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How to research a neighborhood
(REUTERS) -- That inviting colonial with the perfectly manicured lawn on the cul-de-sac could be your dream home. But if you don't examine the neighborhood beforehand, you could end up on a block full of Desperate Housewives or with a slacker neighbor like Seinfeld's Cramer who barges in all the time.
"A home is the most expensive purchase for most Americans and fraught with so much risk, so it's really in a person's best interest to broaden their search to neighborhoods first before looking at home listings," says Andrew Schiller, founder and CEO of Rhode Island-based Location, Inc., which runs www.NeighborhoodScout.com, a provider of vital data about neighborhoods.
"The risk you have when buying a house is not whether it needs a new roof," Schiller explains. "The risk is where the house is located."
Along with checking the school system, crime rates, and home resale values, make sure the neighborhood matches your lifestyle and stage in life. For example, if you're a devoted outdoors runner, you'll want a spacious park with a path nearby. If you're expecting a baby, you might want a larger home with a fenced yard; a family-friendly community that hosts events, recreation, and activities for kids; and highly-regarded schools that you can afford. "There is no one best place for everybody," Schiller says. "It depends on where you are in your life."
Collecting data about neighborhoods can help you decide which one matches your needs, and ultimately save a lot of time. In education, check the students per classroom relative to other schools in the state and the national average. If the class size is small, it could mean there are a lot of special needs students that require more teachers, Schiller says, and you might pay higher taxes to pay for them. If the class size is larger, the school may be underfunded, or doesn't have a lot of special needs children.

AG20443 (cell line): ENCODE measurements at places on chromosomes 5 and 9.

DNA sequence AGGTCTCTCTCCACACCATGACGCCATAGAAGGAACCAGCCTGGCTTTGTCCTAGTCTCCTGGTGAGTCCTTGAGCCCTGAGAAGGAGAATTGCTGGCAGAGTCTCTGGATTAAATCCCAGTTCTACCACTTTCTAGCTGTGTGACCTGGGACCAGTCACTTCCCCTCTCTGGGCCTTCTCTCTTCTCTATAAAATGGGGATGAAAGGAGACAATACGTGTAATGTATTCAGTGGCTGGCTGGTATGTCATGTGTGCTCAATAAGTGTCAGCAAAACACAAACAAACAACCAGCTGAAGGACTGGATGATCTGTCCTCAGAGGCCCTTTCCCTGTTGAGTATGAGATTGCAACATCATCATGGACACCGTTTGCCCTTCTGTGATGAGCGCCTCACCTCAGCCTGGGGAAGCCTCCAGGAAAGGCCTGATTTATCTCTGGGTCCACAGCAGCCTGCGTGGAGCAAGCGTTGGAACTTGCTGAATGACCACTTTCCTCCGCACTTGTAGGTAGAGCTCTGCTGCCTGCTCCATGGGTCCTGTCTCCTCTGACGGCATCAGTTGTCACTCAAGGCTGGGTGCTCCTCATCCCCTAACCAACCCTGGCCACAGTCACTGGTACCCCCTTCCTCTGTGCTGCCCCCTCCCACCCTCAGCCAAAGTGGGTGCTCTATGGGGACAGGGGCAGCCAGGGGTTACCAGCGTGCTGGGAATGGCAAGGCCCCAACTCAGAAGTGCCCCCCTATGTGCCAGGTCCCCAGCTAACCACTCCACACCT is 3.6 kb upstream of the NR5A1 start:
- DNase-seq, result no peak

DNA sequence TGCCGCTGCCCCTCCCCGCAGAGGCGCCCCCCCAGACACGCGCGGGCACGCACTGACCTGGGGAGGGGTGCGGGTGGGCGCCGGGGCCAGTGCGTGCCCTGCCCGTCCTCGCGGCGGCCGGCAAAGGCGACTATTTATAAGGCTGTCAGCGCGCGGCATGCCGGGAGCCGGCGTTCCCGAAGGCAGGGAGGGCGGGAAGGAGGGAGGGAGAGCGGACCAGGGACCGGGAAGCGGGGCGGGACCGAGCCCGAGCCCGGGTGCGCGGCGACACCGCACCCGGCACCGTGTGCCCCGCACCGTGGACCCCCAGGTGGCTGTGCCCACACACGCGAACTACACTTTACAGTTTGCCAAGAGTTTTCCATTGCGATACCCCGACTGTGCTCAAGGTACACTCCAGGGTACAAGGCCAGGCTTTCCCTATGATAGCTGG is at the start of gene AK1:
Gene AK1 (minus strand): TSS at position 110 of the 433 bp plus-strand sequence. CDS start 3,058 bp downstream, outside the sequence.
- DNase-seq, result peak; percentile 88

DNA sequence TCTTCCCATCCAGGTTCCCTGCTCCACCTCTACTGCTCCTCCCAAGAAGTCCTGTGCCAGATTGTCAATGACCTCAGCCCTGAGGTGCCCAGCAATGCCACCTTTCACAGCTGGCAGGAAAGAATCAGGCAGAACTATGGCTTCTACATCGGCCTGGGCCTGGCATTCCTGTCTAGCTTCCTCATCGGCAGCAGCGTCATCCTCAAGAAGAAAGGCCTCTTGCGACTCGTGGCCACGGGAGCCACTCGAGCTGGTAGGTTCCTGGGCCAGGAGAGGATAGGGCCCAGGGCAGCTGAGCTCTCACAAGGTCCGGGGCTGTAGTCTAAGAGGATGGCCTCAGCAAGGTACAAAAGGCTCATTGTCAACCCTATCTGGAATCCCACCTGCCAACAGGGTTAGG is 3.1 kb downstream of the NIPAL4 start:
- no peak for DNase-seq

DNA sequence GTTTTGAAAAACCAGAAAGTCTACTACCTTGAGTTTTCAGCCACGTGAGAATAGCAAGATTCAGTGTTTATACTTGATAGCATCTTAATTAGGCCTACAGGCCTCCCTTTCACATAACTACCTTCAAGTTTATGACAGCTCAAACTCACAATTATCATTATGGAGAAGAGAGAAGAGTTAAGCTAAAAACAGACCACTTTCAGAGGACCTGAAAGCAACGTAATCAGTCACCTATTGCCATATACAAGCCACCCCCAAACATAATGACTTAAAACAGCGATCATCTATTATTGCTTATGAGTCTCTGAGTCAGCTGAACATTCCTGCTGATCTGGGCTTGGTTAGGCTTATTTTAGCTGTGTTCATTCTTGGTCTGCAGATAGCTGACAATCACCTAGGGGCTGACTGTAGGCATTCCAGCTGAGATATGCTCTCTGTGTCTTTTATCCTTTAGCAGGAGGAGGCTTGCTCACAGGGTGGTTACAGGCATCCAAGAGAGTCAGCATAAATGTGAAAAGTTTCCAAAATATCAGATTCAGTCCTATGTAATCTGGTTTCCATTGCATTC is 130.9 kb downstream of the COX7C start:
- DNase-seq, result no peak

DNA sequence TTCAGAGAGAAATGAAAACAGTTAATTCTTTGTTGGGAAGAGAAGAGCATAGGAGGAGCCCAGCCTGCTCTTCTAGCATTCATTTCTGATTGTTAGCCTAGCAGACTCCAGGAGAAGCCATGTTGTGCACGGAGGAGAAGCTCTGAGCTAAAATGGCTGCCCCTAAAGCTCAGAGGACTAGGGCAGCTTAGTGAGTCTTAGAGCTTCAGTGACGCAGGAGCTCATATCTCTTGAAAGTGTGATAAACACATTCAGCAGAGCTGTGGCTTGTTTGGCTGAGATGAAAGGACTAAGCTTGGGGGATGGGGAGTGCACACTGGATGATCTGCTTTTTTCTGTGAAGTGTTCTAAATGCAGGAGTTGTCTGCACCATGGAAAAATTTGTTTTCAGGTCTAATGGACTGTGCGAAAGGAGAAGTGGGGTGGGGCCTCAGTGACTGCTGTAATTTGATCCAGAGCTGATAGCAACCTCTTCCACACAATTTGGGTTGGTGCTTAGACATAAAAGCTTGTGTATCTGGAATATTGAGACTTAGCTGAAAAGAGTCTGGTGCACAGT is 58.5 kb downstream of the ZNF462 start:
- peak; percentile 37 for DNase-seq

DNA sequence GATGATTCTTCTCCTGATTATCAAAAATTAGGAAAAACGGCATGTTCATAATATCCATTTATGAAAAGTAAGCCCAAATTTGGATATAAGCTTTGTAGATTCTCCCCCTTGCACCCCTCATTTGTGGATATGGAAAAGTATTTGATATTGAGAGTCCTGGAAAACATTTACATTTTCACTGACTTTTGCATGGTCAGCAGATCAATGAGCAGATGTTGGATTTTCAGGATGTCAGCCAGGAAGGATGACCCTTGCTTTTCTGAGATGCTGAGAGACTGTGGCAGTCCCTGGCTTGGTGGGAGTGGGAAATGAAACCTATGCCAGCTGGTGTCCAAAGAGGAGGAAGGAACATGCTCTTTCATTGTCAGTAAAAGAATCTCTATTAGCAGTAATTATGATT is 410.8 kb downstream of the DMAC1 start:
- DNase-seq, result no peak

For crime, look at the number of crimes per 1,000 residents and how that ranks in the area, as well as the chance that you'll be a victim of crime during one year (Neighborhood Scout Reports provides these stats). "Any neighborhood can have a robbery or murder," says Schiller. "You want to know if it happens every year."
Here are a few sites to get information:
Neighborhood Scout Reports: www.NeighborhoodScoutReports.com For $19.99, a comprehensive report provides nearly 300 data points covering lifestyle (including demographics of neighbors and walkability), house values and appreciation rates, education (class size, how taxes are spent, and public school test scores) and crime.
Homefair: Homefair offers free city profile reports, which contain information about demographics, incomes, education, climate and crime (data is from Onboard Informatics, which crunches data for many publications' various "Best Places to Live" lists.)
Realtor.com: The National Association of Realtors' site provides home listings and home values.
Google Maps: here Google Maps gives a view of street and homes that may interest you. Move the map around to view the surrounding areas.
Once you've narrowed your search, drive around the neighborhood and ask up to three people on the street if they enjoy living there, Schiller says. You also need to visit that neighborhood at different times of the day to see how quiet it is, he says. Also inquire about where they grocery shop, and how far it is. Then go to the grocery store and determine if it meets your needs and standards, recommends Schiller. You can also visit local shops and restaurants to get a lay of the land.
While it may take some effort to sort through the stats, you'll sleep better in your new home when you're sure you picked the right neighborhood.
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